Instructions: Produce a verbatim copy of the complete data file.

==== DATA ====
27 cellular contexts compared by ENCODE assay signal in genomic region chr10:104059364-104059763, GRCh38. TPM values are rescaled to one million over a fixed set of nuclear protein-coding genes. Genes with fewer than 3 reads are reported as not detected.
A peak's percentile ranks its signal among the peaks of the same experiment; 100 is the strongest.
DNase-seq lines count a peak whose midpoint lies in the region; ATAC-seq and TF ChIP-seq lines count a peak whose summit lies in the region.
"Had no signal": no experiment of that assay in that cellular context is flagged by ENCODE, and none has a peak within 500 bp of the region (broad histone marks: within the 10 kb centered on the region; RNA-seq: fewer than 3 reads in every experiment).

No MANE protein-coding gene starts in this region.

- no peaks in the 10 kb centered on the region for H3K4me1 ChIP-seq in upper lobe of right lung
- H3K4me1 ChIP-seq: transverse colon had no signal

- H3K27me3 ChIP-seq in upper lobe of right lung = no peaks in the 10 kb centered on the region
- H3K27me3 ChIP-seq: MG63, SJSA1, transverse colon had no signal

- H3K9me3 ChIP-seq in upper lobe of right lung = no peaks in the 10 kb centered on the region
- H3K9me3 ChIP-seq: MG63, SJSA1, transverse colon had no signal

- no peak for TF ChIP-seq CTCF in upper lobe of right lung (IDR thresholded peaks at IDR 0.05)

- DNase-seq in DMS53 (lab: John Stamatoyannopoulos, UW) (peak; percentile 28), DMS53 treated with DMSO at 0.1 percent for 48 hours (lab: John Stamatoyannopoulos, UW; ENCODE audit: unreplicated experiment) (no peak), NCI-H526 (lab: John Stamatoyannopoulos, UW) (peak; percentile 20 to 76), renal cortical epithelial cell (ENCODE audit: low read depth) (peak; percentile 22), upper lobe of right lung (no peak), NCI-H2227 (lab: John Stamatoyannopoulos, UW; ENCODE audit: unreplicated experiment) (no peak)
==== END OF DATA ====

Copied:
27 cellular contexts compared by ENCODE assay signal in genomic region chr10:104059364-104059763, GRCh38. TPM values are rescaled to one million over a fixed set of nuclear protein-coding genes. Genes with fewer than 3 reads are reported as not detected.
A peak's percentile ranks its signal among the peaks of the same experiment; 100 is the strongest.
DNase-seq lines count a peak whose midpoint lies in the region; ATAC-seq and TF ChIP-seq lines count a peak whose summit lies in the region.
"Had no signal": no experiment of that assay in that cellular context is flagged by ENCODE, and none has a peak within 500 bp of the region (broad histone marks: within the 10 kb centered on the region; RNA-seq: fewer than 3 reads in every experiment).

No MANE protein-coding gene starts in this region.

- no peaks in the 10 kb centered on the region for H3K4me1 ChIP-seq in upper lobe of right lung
- H3K4me1 ChIP-seq: transverse colon had no signal

- H3K27me3 ChIP-seq in upper lobe of right lung = no peaks in the 10 kb centered on the region
- H3K27me3 ChIP-seq: MG63, SJSA1, transverse colon had no signal

- H3K9me3 ChIP-seq in upper lobe of right lung = no peaks in the 10 kb centered on the region
- H3K9me3 ChIP-seq: MG63, SJSA1, transverse colon had no signal

- no peak for TF ChIP-seq CTCF in upper lobe of right lung (IDR thresholded peaks at IDR 0.05)

- DNase-seq in DMS53 (lab: John Stamatoyannopoulos, UW) (peak; percentile 28), DMS53 treated with DMSO at 0.1 percent for 48 hours (lab: John Stamatoyannopoulos, UW; ENCODE audit: unreplicated experiment) (no peak), NCI-H526 (lab: John Stamatoyannopoulos, UW) (peak; percentile 20 to 76), renal cortical epithelial cell (ENCODE audit: low read depth) (peak; percentile 22), upper lobe of right lung (no peak), NCI-H2227 (lab: John Stamatoyannopoulos, UW; ENCODE audit: unreplicated experiment) (no peak)